Summer is when the linen suit comes into its own and I must say that the stuff is considerably more wearable than it is usually given credit for. Yes, it rumples a bit over the course of a day, but much less so than cotton and people do not seem to object to the wrinkled seersucker suits seen in offices across the American South. And linen has a couple of advantages over the alternatives.
Two of the better things about linen are that it is soft, much more comfortably soft than the high twist cloths or mohairs of my acquaintance, and handles perspiration well. Where cotton soaks through and can make the wearer look like he has recently emerged from a bathing pool, linen wicks moisture away quickly enough so that the wearer is more likely to look like he is accustomed to the tropics. This is a good thing.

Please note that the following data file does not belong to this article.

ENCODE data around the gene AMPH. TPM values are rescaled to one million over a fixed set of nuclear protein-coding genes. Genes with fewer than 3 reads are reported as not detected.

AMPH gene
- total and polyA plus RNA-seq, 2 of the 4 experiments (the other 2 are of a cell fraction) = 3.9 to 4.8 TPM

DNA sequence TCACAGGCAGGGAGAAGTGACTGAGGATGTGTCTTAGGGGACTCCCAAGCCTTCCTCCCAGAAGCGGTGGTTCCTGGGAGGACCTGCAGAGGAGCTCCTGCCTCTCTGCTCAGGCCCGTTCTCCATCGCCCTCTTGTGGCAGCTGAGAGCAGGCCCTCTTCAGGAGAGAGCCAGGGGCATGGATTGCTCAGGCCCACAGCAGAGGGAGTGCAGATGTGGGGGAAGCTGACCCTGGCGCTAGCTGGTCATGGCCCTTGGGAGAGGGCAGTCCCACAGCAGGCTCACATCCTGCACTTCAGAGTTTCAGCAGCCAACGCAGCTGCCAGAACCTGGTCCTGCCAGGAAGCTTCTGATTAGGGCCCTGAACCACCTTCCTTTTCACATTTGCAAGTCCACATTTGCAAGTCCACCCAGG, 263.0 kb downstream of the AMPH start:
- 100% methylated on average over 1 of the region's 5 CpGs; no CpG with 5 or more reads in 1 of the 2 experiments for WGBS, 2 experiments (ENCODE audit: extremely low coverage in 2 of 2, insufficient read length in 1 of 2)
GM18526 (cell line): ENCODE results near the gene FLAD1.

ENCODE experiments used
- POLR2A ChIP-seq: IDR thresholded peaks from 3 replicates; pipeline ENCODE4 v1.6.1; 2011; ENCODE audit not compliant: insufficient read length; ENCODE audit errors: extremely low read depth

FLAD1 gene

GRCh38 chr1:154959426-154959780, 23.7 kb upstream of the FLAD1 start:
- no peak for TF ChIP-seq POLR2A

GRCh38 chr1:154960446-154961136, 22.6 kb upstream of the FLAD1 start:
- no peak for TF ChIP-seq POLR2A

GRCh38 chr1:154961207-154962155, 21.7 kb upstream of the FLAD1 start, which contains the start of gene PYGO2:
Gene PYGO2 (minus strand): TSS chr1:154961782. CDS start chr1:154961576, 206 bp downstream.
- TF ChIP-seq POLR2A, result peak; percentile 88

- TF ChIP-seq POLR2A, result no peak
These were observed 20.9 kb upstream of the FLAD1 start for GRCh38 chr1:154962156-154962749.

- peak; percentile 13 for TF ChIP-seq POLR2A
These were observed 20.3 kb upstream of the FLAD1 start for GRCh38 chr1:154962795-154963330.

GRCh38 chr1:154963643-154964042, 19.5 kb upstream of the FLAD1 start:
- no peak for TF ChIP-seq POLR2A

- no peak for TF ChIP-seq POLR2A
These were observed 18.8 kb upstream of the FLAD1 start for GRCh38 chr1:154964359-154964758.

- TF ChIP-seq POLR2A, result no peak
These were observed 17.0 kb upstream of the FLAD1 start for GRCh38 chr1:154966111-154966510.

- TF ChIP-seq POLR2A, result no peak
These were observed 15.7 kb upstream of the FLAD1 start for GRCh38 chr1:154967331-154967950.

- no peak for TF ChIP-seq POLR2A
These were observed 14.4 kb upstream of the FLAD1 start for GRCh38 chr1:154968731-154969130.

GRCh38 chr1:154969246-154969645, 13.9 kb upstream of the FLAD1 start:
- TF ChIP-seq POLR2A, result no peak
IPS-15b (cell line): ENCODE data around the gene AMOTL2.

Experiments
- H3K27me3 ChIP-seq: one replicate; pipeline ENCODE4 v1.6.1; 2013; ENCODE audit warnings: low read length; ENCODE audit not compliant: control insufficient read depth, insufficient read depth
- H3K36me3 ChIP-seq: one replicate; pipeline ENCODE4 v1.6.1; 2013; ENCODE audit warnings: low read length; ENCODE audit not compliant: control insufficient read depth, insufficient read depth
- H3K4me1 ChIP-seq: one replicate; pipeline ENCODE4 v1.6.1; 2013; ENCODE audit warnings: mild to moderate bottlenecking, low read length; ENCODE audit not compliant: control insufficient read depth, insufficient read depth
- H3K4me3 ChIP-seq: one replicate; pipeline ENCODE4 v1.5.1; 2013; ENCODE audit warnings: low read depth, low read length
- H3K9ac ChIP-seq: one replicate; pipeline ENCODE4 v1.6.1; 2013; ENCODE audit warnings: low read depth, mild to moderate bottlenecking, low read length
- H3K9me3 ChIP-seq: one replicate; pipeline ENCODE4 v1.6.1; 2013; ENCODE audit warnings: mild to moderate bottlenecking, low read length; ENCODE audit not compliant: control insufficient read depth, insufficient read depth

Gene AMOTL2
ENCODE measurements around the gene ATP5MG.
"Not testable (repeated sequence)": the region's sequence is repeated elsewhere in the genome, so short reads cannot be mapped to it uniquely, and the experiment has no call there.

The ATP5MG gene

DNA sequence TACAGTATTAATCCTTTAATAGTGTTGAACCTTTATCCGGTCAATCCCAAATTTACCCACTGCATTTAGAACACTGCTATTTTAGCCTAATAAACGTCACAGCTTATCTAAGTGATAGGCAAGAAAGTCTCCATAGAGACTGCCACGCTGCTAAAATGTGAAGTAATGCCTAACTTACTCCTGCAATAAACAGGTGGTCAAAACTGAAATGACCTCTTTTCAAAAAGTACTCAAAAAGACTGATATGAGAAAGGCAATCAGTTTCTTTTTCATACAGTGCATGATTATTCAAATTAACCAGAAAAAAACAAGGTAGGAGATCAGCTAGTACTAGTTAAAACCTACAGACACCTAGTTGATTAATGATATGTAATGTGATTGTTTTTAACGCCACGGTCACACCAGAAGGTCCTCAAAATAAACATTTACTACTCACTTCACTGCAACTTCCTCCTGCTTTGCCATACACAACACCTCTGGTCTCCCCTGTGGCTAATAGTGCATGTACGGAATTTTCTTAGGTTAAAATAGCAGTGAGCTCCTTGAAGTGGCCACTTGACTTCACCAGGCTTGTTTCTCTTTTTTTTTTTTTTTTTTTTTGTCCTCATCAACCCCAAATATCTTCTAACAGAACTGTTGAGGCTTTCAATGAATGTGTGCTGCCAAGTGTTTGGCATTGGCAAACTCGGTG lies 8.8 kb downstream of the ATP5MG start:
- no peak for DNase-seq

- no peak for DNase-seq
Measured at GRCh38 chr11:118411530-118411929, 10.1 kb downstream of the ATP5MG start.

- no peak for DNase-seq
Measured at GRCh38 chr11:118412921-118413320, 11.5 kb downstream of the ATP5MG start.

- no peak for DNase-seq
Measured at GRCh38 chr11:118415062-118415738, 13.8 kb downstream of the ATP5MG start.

Linen in fact is so good for the season that a man should have as much of it as he can justify. Two linen suits are about the right number if they are to be worn principally on weekends and holidays but men of leisure may have more. And if one is to have two, so to speak, I like mustard, like the suit in the photo, as well as mid-blue. Cream of course is a classic but it tends to show dirt more than the other hues, and a suit that's at the cleaners does no-one but the cleaner any good.
Irish linen of appropriate weight (14 ounces or 420 grams) is available from both Holland & Sherry and Scabal among others. That may seem a bit heavy the first time the uninitiated put it on, but the weight is unnoticed after a minute or two. Have it buggy or quarter lined, with patch pockets. Of course, a suit begun now will be ready after the season is over unless one lives in the Antipodes, but taking winter delivery of a linen suit is probably justification enough for a winter cruise to the tropics or a quick cigar run to Havana. Metaphorically speaking of course.
But, back to today. It is linen time.